Comments on Syria early 2014

Early January. A facebook discussion. That is, all those who just happen to be on facebook at a particular time and happen to notice an interesting discussion on some individual’s newsfeed, and who happens to be their “friend”, get to take part in this discussion, rather than it taking palce on a discussion list where large numbers of leftists subscribed could take part. This kind of individualisation of discussion strikes me as highly regressive, so I tend to not take part. But since in this case I thought I would do a substantial reply, I will therefore post it here as well, so it doesn;t go entirely to waste.

Quite an air of unreality in some of this discussion. Even if a solidarity visit to a bloodthirsty tyrant (why is Assad different to Pinochet or Suharto except that he uses a greater range of conventional WMD against his people than they did?) could be passed off as an attempt to thwart US/western intervention as someone suggested, what in the world has that to do with anything? What “US-western intervention” are you talking about? Sure, there was some brief jiving about one for a week or two late Aug/early Sep, the rest of the last 3 years there has been nothing even remotely like that, and from the minute Obama and Putin got together the chemical deal in mid-Sep, the US has effectively been (even more so than previously) Assad’s ally in bloody counterrevolution. Here’s my assessment of the alleged war threat at the time and here on the recent geopolitical shift which has further consolidated this US shift (in reality that same position, called the Yemeni solution, the US has had all along, but now even clearer). Actually I have no idea where so many people have been if you haven’t noticed the rash of announcements in the last month in particular from all kinds of imperialist quarters stating that the main enemy is Al-Qaida and that perhaps Assad is part of their solution. If you haven’t, some of it is in my article, but there has been so much more since then. Indeed, talking about “US intervention”, are you perhaps talking about the current US beefing up of the sectarian Iraqi regime (Assad’s ally) to fight Al-Qaida in Iraq and Syria (US and Iran’s First Joint Military Venture Fighting al Qaeda in Iraq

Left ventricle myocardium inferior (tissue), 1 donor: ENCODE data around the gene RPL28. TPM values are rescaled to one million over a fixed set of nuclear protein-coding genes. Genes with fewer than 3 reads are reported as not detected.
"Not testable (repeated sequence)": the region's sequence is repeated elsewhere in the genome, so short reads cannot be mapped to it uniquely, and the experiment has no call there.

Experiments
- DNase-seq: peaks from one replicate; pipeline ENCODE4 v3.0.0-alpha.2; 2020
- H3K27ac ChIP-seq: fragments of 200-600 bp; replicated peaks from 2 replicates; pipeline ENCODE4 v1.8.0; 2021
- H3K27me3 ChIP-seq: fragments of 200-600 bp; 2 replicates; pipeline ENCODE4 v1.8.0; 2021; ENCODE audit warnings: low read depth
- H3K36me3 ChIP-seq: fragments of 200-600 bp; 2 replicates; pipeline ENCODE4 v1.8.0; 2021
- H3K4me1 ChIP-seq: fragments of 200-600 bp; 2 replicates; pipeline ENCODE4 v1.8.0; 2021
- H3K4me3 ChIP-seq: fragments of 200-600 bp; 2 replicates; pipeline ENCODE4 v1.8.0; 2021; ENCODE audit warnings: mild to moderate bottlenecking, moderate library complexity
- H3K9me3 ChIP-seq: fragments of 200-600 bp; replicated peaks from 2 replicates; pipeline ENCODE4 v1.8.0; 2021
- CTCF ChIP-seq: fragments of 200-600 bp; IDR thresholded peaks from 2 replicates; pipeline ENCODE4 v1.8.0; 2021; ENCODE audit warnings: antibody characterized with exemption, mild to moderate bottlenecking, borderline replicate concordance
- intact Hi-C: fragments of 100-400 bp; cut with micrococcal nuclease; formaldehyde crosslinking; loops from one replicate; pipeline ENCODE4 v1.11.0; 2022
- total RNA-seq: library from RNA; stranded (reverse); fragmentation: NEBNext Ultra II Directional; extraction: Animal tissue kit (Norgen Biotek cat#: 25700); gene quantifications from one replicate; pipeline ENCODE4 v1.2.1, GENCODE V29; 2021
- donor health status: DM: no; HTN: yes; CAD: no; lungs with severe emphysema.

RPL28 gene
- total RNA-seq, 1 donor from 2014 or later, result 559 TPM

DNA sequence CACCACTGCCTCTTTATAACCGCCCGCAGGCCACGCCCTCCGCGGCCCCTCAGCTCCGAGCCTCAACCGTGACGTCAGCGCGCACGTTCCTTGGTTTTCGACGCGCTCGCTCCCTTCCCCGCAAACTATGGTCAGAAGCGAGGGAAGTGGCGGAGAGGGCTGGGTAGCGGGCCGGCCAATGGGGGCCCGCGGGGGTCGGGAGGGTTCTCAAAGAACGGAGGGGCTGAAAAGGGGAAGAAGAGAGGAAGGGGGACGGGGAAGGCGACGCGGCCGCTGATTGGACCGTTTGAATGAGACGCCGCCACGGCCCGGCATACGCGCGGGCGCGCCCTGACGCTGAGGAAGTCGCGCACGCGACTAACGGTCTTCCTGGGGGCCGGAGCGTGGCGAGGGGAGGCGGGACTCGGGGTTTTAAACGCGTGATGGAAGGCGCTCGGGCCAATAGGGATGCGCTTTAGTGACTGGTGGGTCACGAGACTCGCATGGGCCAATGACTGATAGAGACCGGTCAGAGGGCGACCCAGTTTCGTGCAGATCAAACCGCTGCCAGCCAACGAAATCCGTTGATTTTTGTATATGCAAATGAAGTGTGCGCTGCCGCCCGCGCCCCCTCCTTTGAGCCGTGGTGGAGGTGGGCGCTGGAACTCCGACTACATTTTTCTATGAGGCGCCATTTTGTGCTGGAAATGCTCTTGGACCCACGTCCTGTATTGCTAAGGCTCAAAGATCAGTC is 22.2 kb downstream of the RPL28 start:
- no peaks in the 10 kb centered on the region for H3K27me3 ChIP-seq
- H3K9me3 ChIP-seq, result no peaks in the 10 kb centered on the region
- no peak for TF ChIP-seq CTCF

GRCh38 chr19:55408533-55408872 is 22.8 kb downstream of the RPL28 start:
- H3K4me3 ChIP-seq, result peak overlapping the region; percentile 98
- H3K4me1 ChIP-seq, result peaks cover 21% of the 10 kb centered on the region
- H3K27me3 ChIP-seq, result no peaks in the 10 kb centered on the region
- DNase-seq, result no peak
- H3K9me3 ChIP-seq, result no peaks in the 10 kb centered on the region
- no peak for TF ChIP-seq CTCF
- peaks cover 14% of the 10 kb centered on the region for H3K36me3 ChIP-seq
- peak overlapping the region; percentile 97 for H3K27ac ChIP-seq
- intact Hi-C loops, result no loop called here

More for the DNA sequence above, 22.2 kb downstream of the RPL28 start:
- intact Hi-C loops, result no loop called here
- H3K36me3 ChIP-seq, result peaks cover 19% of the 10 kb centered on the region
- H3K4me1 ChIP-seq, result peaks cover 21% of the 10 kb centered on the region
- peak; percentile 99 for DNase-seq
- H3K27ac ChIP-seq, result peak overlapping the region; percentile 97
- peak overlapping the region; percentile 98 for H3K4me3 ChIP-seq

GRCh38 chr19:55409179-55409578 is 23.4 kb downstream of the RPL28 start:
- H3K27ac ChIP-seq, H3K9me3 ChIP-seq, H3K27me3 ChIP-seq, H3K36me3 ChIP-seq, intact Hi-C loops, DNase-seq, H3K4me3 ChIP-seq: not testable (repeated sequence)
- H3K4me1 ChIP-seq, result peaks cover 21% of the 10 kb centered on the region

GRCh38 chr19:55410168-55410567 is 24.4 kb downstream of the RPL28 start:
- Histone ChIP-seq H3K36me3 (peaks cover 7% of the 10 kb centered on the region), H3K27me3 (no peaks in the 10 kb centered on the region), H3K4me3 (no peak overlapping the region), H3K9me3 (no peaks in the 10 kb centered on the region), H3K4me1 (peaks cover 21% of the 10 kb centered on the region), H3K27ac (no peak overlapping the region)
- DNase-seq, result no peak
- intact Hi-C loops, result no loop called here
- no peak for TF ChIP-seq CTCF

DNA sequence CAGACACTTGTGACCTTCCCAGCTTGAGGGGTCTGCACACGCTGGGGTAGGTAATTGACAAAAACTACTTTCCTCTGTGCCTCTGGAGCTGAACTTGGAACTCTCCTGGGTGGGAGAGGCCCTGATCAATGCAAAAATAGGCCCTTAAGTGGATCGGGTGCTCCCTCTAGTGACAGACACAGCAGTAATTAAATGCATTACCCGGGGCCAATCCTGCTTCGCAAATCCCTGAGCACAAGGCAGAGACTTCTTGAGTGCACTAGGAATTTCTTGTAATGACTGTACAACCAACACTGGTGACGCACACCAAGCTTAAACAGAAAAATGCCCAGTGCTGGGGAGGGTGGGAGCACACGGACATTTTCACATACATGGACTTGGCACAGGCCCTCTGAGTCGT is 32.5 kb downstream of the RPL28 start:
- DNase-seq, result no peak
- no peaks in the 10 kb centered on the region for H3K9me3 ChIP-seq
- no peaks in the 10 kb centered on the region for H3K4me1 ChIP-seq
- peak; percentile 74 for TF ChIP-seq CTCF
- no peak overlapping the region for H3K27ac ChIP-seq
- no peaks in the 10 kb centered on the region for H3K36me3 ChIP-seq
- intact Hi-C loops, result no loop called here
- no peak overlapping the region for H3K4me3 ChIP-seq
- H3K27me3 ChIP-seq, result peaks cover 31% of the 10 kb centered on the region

At least Michael Berrel has figured out it is not a question of Assad v imperialist intervention, though his “no longer” has no meaning since it never was, and his assertion that there was some “original” US plan to support the overthrow of Assad by “Islamic terrorists” is entirely a figment of his imagination that has zero basis in reality. So Michael thinks that it is instead a matter of Syria under Assad’s barbaric tyranny (which he prefers) v Syria as a “training ground for Al-Qaida”, and although this is not the dichotomy at all, at least if that is what Michael thinks he will concede that this is precisely the current imperialist position, and this is the same old hackneyed imperialist Islamophobic propaganda that we see elsewhere, only in Syria for some reason leftists like to speak the same language as imperialism and think they’re being anti-imperialist. Actually, since the BS, mechanical “anti-imperialist” position was supposed to be to support neoliberal capitalist tyrants like Assad because they imagined, wrongly, that Assad was “anti-imperialist,” then surely now, as the situation is being clarified, you lot should be changing your stance to support for the more consistent anti-imperialists of Al-Qaida, shouldn’t you? I mean following your logic? For me, the fact that Al-Qaida is the most anti-imperialist force in Syria does not lead me to support them, just as this “quality” never led me to support Assad, Milosevic, Pol Pot etc, but that’s your logic, right? For me, Al-Qaida are the most anti-imperialist force in Syria (among regime and opposition) and also the most reactionary force in the opposition. Actually, they are not really even in the opposition – most of ISIS’s repression is actually directed against the Syrian revolution, including kidnappings, killings etc of activists, indeed the FSA has largely been at war with ISISA for about 9 months, and most close observers consider it little more than a creation of the regime. All that said, the claims that the FSA is dead and that the opposition is nothing but Al-Qaida and other jihadists is simply a statement of faith, and again does not accord with the evidence. Here’s an article about the secular forces in action, and here was my assessment some months ago of the weight of the sections of the resistance: based on sources at the time.